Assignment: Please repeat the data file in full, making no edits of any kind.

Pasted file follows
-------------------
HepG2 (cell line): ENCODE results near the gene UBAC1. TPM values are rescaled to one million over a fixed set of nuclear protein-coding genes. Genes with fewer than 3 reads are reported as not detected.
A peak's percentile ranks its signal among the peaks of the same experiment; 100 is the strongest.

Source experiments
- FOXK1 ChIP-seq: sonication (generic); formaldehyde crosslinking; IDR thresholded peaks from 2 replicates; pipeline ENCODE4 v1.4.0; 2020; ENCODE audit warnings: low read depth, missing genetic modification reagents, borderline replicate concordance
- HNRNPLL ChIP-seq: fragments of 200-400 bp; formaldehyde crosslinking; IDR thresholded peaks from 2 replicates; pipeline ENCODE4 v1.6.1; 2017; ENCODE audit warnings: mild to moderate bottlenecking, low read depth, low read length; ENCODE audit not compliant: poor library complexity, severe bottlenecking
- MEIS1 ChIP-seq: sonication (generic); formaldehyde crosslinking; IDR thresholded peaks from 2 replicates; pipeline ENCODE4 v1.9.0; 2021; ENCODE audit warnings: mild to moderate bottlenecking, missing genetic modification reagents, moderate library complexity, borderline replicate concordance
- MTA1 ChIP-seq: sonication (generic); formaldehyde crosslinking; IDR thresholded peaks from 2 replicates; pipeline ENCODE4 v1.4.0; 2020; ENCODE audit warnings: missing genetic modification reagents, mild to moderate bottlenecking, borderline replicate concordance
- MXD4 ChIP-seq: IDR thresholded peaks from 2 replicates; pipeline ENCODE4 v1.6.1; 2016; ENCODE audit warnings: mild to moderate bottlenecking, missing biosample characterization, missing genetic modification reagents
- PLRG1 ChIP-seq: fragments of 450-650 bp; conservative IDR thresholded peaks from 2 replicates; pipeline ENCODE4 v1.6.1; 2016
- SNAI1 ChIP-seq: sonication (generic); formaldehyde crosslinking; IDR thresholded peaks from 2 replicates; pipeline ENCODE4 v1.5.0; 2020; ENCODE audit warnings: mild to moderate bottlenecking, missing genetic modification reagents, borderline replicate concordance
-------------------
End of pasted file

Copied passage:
HepG2 (cell line): ENCODE results near the gene UBAC1. TPM values are rescaled to one million over a fixed set of nuclear protein-coding genes. Genes with fewer than 3 reads are reported as not detected.
A peak's percentile ranks its signal among the peaks of the same experiment; 100 is the strongest.

Source experiments
- FOXK1 ChIP-seq: sonication (generic); formaldehyde crosslinking; IDR thresholded peaks from 2 replicates; pipeline ENCODE4 v1.4.0; 2020; ENCODE audit warnings: low read depth, missing genetic modification reagents, borderline replicate concordance
- HNRNPLL ChIP-seq: fragments of 200-400 bp; formaldehyde crosslinking; IDR thresholded peaks from 2 replicates; pipeline ENCODE4 v1.6.1; 2017; ENCODE audit warnings: mild to moderate bottlenecking, low read depth, low read length; ENCODE audit not compliant: poor library complexity, severe bottlenecking
- MEIS1 ChIP-seq: sonication (generic); formaldehyde crosslinking; IDR thresholded peaks from 2 replicates; pipeline ENCODE4 v1.9.0; 2021; ENCODE audit warnings: mild to moderate bottlenecking, missing genetic modification reagents, moderate library complexity, borderline replicate concordance
- MTA1 ChIP-seq: sonication (generic); formaldehyde crosslinking; IDR thresholded peaks from 2 replicates; pipeline ENCODE4 v1.4.0; 2020; ENCODE audit warnings: missing genetic modification reagents, mild to moderate bottlenecking, borderline replicate concordance
- MXD4 ChIP-seq: IDR thresholded peaks from 2 replicates; pipeline ENCODE4 v1.6.1; 2016; ENCODE audit warnings: mild to moderate bottlenecking, missing biosample characterization, missing genetic modification reagents
- PLRG1 ChIP-seq: fragments of 450-650 bp; conservative IDR thresholded peaks from 2 replicates; pipeline ENCODE4 v1.6.1; 2016
- SNAI1 ChIP-seq: sonication (generic); formaldehyde crosslinking; IDR thresholded peaks from 2 replicates; pipeline ENCODE4 v1.5.0; 2020; ENCODE audit warnings: mild to moderate bottlenecking, missing genetic modification reagents, borderline replicate concordance